Way up on the north-west coast of Western Australia, 1600 kilometres north of Perth, Broome is more than just the gateway to the Kimberley. It's most popular during the Dry season when its tropical warmth, white-sand beaches and impossibly turquoise water make it the perfect winter escape, but there are advantages to visiting in the Wet season (November-March): fewer people, lower room rates and inclusions such as car hire and pearl farm tours. And it doesn't get as much rain as, say, Darwin in the Wet. To get your bearings, remember Broome is on a peninsula with the town on Roebuck Bay, facing east; Cable Beach, 7km away, on the Indian Ocean side.
"Broome was built on (mother-of-pearl) buttons," as a local saying goes, so a pearling tour is a must. Pearl Luggers in town has one-hour tours where theatrical guides bring 130 years of pearl-diving and -farming to life; you can even try on a 30-kilogram diving helmet and taste pearl "meat". Or do a half-day tour at Willie Creek Pearl Farm to learn all about pearls (who knew one oyster can produce four pearls in its lifetime?) and take a boat out to see oyster leases.
Broome is possibly more multicultural than any other small town in Australia, with a dining culture to match. Carnarvon Street has cafes (and shops) in spacious old corrugated-iron stores, such as Kool Spot Cafe and Green Mango Cafe. The best place for lunch is Matso's where you can try their famous alcoholic ginger (or lychee, mango or chilli) beer on the verandah or under swirling ceiling fans inside this beautifully restored 1910 former bank. At sunset, Cable Beach Club Resort's Sunset Bar & Grill is the place to be. In town, the Mangrove Hotel has sunset views across Roebuck Bay and one of the best restaurants is the Asian-fusion Aarli Bar in Chinatown.
An iconic Broome experience, and a local favourite, is watching a movie under the Kimberley night sky at Sun Pictures, the longest-running outdoor cinema in the world, which celebrates its centenary in December. During the day, visit Gantheaume Point to see the 135-million-year-old fossilised footprints of nine kinds of dinosaurs.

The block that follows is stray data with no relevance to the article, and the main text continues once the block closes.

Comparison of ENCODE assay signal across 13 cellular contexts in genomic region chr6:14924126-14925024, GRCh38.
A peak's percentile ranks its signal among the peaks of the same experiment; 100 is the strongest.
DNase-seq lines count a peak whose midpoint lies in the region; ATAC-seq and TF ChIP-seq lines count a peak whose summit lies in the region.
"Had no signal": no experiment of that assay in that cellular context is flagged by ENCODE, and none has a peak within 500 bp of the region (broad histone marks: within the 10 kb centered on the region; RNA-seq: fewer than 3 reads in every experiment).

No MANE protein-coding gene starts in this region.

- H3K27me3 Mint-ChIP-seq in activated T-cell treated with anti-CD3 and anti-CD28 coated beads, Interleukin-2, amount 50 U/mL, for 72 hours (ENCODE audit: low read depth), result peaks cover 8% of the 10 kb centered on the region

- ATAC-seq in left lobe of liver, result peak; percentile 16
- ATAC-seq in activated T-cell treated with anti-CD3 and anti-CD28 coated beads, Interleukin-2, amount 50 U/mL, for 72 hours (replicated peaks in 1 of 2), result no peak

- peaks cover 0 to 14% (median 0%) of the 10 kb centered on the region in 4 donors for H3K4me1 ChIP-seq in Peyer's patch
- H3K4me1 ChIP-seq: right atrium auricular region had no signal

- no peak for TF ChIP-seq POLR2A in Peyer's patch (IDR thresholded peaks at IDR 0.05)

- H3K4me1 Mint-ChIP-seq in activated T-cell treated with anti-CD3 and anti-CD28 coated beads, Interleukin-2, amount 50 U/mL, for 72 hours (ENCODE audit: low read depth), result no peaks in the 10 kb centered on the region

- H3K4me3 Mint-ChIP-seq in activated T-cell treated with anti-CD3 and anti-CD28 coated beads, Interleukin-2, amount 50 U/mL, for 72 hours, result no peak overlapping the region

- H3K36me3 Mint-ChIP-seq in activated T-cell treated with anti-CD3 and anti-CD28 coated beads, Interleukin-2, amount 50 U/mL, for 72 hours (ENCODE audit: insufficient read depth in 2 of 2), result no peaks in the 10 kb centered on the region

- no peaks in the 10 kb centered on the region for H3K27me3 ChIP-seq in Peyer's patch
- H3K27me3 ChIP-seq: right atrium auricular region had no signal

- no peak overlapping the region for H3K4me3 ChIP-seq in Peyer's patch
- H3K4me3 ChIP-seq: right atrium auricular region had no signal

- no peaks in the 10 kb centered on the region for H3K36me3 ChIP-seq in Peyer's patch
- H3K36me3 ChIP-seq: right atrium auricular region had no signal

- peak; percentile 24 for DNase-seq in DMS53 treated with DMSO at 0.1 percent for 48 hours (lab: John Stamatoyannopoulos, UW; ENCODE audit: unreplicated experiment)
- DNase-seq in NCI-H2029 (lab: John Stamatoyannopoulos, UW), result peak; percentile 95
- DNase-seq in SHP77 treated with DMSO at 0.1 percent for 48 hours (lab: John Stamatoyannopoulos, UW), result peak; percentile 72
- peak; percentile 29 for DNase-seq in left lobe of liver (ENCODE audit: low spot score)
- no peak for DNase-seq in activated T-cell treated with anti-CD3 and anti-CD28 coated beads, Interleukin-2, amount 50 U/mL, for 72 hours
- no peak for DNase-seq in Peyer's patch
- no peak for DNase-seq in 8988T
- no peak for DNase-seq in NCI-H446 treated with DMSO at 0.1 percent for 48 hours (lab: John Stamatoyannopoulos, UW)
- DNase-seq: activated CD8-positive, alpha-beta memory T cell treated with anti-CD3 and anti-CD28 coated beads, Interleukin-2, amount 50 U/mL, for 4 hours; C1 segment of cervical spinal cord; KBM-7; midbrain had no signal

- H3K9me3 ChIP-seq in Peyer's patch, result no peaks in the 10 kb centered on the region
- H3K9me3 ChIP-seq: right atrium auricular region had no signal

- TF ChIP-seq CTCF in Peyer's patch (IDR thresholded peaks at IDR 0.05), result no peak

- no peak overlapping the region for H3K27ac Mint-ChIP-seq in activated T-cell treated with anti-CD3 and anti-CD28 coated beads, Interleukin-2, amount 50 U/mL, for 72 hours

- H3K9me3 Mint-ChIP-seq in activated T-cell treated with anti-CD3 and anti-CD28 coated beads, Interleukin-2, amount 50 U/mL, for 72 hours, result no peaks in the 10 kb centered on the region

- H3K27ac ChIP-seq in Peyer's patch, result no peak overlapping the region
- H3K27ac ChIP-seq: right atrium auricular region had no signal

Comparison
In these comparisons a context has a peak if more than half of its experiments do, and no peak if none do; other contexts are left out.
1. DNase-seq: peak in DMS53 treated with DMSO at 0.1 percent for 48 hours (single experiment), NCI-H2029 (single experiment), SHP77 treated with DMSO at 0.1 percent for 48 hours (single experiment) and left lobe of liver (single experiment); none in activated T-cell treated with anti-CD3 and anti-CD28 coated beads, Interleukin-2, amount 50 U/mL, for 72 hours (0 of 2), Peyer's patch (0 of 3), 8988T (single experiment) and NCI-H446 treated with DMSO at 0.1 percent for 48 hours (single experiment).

If you do only one thing in Broome, see an Indian Ocean sunset, preferably from the back of a camel (Red Sun Camels has the longest, most photogenic, camel trains). Or have a sunset picnic on the grass under the palm trees in front of Cable Beach Club Resort. Another must is the new Indigenous walking tour of the town led by Bart Wigram, a Yawuru man who runs Narlijia Cultural Tours.
The sprawling 234-room Cable Beach Club Resort & Spa (cablebeachclub.com) put Broome on the tourist map in the 1980s and is still going strong, having completed a massive refurbishment in May this year ; it's also the only accommodation right on Cable Beach. Also in the Cable Beach area is the Billi (thebilli.com.au) which has self-contained villas and luxury safari tents, while in town the self-contained Moonlight Bay Suites behind Matso's have front-row views of Roebuck Bay (moonlightbaysuites.com.au).
Cable Beach is just as beautiful in the early morning as at sunset, not to mention cooler and less crowded. If you don't have a rental car (you don't need one in town), the best way to get to Cable Beach is by bus; it's $10 for a one-day ticket, see broomebus.com.au.
Louise Southerden was a guest of Tourism WA and Australia's North West Tourism.